Careers advice in Australia blog

Common resume mistakes

One of the most critical parts of any job search is ensuring that your resume is up to the required standard.

A resume acts as a snapshot of your professional life, and it can take mere seconds for it to be discarded if it fails to impress the person reading it.

It is vital to be aware of what the key elements in a successful resume are, so that you can concentrate on honing your writing skills in these areas, before addressing other elements such as layout and design.

If you wish to hear back from prospective employers regarding your application, you need to make sure that these details are not neglected.

Common resume mistakes to avoid: 

 Resume mistake 1: Spelling and grammar errors

Your resume is an opportunity to show prospective employers that you have the required language skills to be able to make a contribution to their business.

Spelling and grammar errors are the fastest way to have your application rejected.

Make use of a spellchecker, re-read your document carefully and ask someone else to read it as well.

 Resume mistake 2: Writing too much

A concisely-written resume that is easy to follow will leave the reader wanting to know more about its author. By the same token, including irrelevant details and filling up space for the sake of it will lead the recruiter to think that your application lacks substance.

Try to keep your resume to no more than two to three pages, making sure to highlight your most relevant achievements and skills – ensuring these match the key selection criteria mentioned in the position description.

Resume mistake 2: Outdated information

It is important to keep your resume up to date. Your potential employer will want to see that you have kept your skills current and are ready to step straight into the role.

Tailor your resume to the particular position you are applying for, highlighting career achievements and any specialised skills, and remember to leave off anything which could be seen as irrelevant.

Resume mistake 3: Not being specific

When crafting your resume, it is important that you can succinctly express which areas of an organisation you were responsible for, the actions you took, and the measurable impacts that they had on the business.

If you are too vague about your role within a previous company, the person in charge of hiring may assume that you either haven’t put much thought into your application or, worse, that you coasted through your time at a previous job.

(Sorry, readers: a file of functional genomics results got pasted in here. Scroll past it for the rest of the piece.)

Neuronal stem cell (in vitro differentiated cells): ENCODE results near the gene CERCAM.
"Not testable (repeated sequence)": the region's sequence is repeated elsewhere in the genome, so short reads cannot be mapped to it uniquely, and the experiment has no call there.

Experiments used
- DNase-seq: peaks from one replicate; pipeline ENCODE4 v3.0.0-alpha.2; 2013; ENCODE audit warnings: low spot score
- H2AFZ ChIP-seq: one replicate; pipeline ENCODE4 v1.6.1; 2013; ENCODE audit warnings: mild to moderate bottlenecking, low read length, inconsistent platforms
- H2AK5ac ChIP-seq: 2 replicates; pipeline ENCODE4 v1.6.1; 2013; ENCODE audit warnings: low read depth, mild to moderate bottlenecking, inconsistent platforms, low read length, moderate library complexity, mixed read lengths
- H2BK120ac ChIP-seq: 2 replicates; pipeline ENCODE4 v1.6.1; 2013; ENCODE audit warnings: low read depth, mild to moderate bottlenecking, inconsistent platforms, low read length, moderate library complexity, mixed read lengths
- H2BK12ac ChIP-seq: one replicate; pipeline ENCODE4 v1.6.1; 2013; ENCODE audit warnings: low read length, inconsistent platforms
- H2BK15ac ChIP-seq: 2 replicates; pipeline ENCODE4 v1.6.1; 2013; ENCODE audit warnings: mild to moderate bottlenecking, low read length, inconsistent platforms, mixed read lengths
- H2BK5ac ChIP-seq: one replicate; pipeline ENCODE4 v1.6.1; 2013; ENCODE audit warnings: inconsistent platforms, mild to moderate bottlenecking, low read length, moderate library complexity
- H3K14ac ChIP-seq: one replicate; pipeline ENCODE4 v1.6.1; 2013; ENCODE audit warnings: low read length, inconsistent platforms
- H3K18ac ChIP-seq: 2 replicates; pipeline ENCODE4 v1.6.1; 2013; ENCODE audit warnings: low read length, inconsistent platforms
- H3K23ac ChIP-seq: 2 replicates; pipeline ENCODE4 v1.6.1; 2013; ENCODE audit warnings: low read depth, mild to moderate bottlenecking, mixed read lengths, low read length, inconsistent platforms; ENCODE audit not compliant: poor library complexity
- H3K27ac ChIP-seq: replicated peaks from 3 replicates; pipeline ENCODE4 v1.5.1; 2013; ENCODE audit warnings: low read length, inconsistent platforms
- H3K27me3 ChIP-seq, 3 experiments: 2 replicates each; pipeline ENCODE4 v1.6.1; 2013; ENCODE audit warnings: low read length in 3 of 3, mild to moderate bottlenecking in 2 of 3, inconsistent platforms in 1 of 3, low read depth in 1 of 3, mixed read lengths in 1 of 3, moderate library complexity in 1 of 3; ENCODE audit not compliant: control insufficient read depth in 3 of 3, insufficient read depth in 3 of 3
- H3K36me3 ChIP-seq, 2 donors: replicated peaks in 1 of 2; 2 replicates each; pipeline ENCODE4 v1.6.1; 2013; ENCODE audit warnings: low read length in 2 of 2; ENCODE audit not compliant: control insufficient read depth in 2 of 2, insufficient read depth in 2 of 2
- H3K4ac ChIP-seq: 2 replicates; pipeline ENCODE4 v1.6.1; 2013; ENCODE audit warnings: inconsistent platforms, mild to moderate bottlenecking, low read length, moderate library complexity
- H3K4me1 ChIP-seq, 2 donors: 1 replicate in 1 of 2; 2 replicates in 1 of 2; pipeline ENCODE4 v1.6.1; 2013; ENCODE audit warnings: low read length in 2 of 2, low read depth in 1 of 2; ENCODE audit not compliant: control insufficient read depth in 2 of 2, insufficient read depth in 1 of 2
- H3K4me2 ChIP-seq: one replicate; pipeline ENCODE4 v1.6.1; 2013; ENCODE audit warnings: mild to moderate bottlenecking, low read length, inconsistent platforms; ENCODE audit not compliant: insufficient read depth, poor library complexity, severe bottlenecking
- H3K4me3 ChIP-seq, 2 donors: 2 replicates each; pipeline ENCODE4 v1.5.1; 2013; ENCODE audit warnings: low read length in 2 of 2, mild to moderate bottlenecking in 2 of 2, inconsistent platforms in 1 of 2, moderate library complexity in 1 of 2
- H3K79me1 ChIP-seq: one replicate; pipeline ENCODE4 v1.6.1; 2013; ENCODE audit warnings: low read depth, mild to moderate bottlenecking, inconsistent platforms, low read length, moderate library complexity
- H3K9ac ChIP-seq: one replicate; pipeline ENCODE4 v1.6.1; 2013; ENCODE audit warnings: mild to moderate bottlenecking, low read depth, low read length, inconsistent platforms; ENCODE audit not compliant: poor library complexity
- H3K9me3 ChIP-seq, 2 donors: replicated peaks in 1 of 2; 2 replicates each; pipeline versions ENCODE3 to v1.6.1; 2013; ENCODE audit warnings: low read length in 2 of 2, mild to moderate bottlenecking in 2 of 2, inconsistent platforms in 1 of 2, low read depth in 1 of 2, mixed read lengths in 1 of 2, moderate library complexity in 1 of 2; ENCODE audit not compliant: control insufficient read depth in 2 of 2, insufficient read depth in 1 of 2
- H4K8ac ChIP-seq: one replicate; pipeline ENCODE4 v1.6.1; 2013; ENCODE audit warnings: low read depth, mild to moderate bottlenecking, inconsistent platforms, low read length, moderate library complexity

Resume mistake 4: Relying on clichés

While it is important to include keywords in your resume in order to pass through software-operated filtering systems, an over-reliance on buzzwords and clichés will inevitably be picked up by human recruiters once you make it onto a short list.

Being able to state your experience and abilities in your own words is a skill worth investing in.

 Resume mistake 5: Not using a professional format

It is an unfortunate fact of life that people who are charged with the hiring of staff look for what is wrong with a resume more than what is right with it.

They are usually inundated with so many applications for a position that they have time to glance only briefly at each one, seeking to eliminate enough candidates so that they can get things down to a more manageable level.

Recruiters will dismiss applications based upon seemingly arbitrary factors such as font choice, layout or because the author is seeming to be too creative.

Having your professional profile statement, key skills list, employment history and qualifications arranged in a professional-looking format is crucial to ensuring that you get shortlisted for an interview.

 Resume mistake 6: Not tailoring your resume

Sending out the same resume to every job you apply for may seem to improve your chances mathematically, but unless the skills and experience you have listed accurately match those on the job advertisement it will almost certainly be a waste of time sending it out at all.

Instead, take the time to analyse the selection criteria and see how it mirrors your own work history. Then structure your resume so that it highlights the skills you have that are the most relevant to the position on offer.

Become aware of these common resume mistakes:

Being aware of these common resume mistakes, and having the knowledge and skills to correct them, will greatly increase your chances of securing that much sought after interview.

Learn more:

Check out the free ACECIS careers course (you can register for it on this page) for more information on how to structure your resume. There’s even a template that you can use which shows you the right structure.

You can also contact us for a resume assessment. We’re happy to give you a few pointers on how to make your resume better.

Good luck in your job search!

ACECIS Careers Team

2 Responses

  1. Janet Lee

    Hi Naren
    I have prepared a resume but I am not sure if it is good enough. I have been on this job for taers and I am not sure how to write a good resume now. Would you be able to share a sample of a good resume? Would like to use it as a guide. Thanks and regards, Janet

    1. Naren Chellappah
      Naren Chellappah

      Hi Janet, thanks for the post! What sort of roles are you applying for?
      The best thing to do is to shoot through your resume via the contact us page. We’ll take a look and do an assessment on it so you can see where you can make improvements.
      Feel free to register for the free careers course too (home page on ACECIS website). There’s a resume template to use as a guide in the resume module.

      All the best!
      Naren
      Head Career Coach, ACECIS

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